By Zac Koons

One of the most beautiful human beings I’ve ever had the privilege to meet is a man named John Hull, a professor of religious education at Birmingham University in the UK. We talked theology and shared “Balti”— a distinct Birmingham twist on Indian food. John was one of those people who managed to be both immeasurably brilliant and exceedingly generous.

John was about 70 when I met him, and he was also blind. He wasn’t born that way. He went blind in his mid-forties. And he wrote a memoir about it called Touching the Rock. The book catalogues John’s short reflections on the nature of blindness—how he coped, how it changed him, and how it affected the chemistry of his relationships.

As I reread the book recently, I was reminded of John’s gentle genius, and saddened that I never got to spend any more time with him—he died four years ago. Rereading the book around Pentecost, I found something that never occurred to me when I’d read it before: an analogy between John’s experience of blindness and the disciples’ experience at Pentecost.

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The analogy is this: The most obvious consequence of going blind in middle age is that one has to relearn how to get around. When one can no longer see with one’s eyes, one must learn to “see” in other ways—with one’s hands, ears, or nose, through a cane or a companion. Like John’s crisis of blindness required relearning, so the Ascension of Jesus and the coming of the Spirit represent a kind of crisis that likewise required some relearning from the disciples.

After the Ascension, the disciples must learn to see God differently. Till now, God has been present with them in the flesh and bones of Jesus of Nazareth, someone who walked, cooked, sweat, and swam with the disciples, and who, after the Ascension, is gone. It’s not that God is simply absent, but that God is now present in a different manner, a Spirit-manner, a pretty-much-invisible manner.

So the question for the disciples at Pentecost is really the same question for us today: How do we see God in a world where we can no longer see Jesus?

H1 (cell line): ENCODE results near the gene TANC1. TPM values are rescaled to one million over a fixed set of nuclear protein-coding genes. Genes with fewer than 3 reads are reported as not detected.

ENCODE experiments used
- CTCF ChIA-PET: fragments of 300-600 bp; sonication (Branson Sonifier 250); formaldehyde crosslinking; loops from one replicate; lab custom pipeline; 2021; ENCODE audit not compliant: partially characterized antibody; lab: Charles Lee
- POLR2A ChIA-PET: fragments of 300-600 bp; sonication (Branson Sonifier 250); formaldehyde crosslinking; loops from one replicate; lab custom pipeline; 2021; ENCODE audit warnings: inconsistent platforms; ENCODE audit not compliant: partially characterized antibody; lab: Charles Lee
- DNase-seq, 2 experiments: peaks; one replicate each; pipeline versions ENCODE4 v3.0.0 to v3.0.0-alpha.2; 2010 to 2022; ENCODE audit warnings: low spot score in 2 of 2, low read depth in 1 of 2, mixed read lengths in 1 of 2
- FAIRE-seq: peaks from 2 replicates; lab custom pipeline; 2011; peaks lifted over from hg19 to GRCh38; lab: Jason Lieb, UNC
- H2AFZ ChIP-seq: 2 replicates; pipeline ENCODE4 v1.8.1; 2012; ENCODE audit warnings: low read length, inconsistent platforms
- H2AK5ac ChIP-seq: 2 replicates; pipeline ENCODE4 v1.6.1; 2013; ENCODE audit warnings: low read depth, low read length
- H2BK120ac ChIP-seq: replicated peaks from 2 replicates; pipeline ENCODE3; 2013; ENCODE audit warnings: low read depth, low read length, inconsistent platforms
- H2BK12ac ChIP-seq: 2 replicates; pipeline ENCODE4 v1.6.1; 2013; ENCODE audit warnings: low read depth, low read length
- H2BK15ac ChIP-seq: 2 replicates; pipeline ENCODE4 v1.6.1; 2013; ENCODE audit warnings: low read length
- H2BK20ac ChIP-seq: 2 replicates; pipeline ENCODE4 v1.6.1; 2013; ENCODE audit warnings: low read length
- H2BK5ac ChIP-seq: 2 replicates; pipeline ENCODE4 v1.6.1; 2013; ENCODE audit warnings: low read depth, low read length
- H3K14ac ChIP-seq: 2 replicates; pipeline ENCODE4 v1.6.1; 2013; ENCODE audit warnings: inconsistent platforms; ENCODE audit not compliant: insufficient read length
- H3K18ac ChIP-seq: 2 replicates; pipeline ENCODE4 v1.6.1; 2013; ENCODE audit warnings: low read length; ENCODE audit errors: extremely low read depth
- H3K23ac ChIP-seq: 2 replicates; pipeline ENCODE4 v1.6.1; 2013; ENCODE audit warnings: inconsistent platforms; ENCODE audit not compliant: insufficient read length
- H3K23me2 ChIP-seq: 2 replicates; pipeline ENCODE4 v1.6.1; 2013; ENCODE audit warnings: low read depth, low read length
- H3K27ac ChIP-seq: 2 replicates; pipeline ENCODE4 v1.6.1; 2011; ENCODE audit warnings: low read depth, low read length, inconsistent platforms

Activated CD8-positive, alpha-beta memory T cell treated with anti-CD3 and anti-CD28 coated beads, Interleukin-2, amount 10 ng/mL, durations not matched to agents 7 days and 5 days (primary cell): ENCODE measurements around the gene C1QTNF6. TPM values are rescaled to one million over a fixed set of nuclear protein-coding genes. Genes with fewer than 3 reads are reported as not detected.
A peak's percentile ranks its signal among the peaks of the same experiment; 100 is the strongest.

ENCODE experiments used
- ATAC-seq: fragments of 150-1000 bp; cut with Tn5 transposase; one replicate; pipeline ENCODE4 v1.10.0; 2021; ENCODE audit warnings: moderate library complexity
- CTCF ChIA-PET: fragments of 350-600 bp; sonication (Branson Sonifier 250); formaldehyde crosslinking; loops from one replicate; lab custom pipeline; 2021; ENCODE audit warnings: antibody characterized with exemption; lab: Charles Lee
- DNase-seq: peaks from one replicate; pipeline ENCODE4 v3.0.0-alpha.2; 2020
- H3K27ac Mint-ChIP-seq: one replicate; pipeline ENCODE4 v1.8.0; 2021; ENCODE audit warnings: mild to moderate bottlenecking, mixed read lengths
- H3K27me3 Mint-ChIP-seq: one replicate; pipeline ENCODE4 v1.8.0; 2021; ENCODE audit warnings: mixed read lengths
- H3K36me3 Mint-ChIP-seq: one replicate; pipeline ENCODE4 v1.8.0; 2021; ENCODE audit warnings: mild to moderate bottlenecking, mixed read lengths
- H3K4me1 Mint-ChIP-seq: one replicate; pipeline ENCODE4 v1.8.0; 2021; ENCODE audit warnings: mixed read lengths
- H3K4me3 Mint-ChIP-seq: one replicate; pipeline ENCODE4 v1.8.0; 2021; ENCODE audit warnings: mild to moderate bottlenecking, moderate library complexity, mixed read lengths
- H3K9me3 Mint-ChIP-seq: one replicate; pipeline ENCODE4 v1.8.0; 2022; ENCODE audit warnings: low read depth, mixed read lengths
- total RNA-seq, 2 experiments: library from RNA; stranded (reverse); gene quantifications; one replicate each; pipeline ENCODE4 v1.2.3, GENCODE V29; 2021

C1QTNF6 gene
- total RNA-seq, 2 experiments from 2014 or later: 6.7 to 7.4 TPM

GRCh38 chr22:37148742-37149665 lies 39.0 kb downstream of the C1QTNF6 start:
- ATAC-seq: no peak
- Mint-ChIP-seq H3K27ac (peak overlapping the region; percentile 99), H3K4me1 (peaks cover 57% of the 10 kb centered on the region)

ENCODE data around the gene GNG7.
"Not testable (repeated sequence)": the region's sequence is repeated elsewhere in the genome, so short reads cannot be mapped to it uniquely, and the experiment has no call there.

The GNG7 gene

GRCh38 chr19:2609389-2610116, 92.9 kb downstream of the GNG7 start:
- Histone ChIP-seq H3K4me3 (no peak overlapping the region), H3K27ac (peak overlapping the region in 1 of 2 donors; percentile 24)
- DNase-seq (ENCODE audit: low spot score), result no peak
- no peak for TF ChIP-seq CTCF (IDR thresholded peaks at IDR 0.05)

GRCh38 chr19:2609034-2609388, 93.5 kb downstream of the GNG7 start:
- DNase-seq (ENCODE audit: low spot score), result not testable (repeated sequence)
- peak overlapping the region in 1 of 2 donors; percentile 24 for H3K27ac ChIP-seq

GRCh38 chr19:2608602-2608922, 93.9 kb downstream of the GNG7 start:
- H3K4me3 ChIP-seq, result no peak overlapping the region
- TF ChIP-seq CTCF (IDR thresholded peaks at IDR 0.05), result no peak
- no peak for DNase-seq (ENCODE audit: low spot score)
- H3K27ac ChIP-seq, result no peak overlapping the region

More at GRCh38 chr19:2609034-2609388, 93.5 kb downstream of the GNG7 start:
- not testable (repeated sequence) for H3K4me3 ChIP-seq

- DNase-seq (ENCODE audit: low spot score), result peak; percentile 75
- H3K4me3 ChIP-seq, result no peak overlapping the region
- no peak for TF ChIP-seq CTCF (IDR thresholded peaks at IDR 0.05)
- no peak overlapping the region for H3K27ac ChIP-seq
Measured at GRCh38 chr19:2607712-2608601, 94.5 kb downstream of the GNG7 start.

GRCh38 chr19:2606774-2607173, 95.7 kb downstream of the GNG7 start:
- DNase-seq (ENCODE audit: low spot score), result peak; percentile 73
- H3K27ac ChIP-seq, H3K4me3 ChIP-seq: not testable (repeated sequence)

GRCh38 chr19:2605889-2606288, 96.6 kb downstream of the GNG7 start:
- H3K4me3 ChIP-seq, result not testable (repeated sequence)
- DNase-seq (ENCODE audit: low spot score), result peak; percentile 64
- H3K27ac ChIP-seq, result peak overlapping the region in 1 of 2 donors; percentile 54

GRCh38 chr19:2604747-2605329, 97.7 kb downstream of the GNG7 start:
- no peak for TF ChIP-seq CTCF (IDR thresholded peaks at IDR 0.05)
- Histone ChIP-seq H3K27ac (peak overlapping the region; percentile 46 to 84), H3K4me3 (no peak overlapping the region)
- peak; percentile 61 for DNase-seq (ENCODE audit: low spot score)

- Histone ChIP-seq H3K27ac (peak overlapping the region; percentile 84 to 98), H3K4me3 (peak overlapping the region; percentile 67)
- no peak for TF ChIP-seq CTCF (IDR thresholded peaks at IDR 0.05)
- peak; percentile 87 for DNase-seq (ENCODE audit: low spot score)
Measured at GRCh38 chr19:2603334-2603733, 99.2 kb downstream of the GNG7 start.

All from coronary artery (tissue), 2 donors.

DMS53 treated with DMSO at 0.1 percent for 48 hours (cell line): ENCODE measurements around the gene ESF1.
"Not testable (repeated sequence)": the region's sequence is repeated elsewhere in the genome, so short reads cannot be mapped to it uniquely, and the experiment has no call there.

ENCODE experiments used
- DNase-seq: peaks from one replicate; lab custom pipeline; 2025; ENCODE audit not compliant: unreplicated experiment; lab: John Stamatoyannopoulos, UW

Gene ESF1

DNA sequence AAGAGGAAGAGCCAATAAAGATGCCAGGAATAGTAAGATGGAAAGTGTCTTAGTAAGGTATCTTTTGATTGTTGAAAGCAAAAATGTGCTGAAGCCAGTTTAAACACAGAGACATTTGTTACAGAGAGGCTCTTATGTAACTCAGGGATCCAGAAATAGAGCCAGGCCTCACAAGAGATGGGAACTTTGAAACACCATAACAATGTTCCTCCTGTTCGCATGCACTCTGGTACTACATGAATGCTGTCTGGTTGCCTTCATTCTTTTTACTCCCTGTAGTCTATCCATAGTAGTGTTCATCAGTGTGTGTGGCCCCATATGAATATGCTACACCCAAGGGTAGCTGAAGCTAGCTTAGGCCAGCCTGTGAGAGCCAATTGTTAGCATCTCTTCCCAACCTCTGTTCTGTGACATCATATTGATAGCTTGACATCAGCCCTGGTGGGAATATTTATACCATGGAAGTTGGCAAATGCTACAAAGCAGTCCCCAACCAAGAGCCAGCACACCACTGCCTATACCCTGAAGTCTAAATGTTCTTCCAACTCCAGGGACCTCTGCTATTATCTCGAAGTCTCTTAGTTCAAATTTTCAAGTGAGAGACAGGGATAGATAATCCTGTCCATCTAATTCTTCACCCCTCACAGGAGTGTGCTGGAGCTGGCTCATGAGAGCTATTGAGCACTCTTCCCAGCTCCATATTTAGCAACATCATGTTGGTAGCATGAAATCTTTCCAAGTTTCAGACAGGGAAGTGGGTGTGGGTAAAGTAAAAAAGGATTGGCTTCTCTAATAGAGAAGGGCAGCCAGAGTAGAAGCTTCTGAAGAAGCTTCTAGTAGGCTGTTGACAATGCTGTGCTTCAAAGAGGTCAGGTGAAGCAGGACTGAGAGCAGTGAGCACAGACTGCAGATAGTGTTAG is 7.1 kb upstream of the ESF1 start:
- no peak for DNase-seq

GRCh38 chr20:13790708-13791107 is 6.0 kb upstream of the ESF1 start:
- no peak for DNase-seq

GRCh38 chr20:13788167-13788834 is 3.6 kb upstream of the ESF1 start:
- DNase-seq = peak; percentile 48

It is well known that when someone loses one sense, their others often compensate. For example, someone who loses her sight, may find her senses of hearing and smell strengthened. In his book John describes a variety of experiences like this, but none are more beautiful than when he shares of memory of opening his front door and being met by a rainstorm:

Rain has a way of bringing out the contours of everything; it throws a coloured blanket over previously invisible things; instead of an intermittent and thus fragmented world, the steadily falling rain creates [a] continuity of acoustic experience… I feel as if the world, which [typically] is veiled until I touch it, has suddenly disclosed itself to me. I feel that the rain is gracious, that it has granted a gift to me, the gift of the world.

— (John M. Hull, Touching the Rock, 29–31).

How do we see God in a world where we can no longer see Jesus? Perhaps it depends on the development of some kind of spiritual—or, dare I say, Pentecostal—senses. In a way, this is what the Book of Acts is about. The early Christians are developing their spiritual senses, figuring out how to interact with God, how to see him, now that God is present with them in a new way. In Acts, there’s a lot of Bible reading, preaching, praying, and evangelism, along with quite a lot of baptism and sharing food.